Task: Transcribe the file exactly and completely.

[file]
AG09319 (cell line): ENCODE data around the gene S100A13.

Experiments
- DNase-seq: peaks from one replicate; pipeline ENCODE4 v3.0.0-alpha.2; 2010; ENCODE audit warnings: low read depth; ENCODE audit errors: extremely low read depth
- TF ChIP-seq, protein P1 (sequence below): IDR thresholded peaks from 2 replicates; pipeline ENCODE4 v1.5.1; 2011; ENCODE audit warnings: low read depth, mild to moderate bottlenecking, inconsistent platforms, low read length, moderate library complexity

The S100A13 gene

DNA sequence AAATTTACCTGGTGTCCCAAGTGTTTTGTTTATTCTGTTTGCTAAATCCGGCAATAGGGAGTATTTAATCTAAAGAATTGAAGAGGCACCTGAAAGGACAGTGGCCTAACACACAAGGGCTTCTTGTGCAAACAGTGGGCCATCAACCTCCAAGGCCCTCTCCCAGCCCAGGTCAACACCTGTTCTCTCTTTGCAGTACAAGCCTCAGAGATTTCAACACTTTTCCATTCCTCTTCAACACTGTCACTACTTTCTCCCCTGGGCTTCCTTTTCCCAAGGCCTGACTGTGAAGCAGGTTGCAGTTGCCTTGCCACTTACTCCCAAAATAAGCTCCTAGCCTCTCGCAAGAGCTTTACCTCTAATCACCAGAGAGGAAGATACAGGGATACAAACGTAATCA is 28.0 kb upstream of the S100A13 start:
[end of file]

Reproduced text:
AG09319 (cell line): ENCODE data around the gene S100A13.

Experiments
- DNase-seq: peaks from one replicate; pipeline ENCODE4 v3.0.0-alpha.2; 2010; ENCODE audit warnings: low read depth; ENCODE audit errors: extremely low read depth
- TF ChIP-seq, protein P1 (sequence below): IDR thresholded peaks from 2 replicates; pipeline ENCODE4 v1.5.1; 2011; ENCODE audit warnings: low read depth, mild to moderate bottlenecking, inconsistent platforms, low read length, moderate library complexity

The S100A13 gene

DNA sequence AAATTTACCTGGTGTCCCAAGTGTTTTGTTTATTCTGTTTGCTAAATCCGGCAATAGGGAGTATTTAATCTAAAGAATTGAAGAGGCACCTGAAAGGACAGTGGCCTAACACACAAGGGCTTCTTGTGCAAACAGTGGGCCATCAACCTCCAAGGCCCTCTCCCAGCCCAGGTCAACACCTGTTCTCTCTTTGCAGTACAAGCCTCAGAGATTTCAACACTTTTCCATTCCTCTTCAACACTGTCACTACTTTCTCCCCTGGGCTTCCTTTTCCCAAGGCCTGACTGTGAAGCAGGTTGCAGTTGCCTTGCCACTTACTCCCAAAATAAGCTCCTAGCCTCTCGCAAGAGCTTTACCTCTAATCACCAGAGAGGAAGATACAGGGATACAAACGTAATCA is 28.0 kb upstream of the S100A13 start: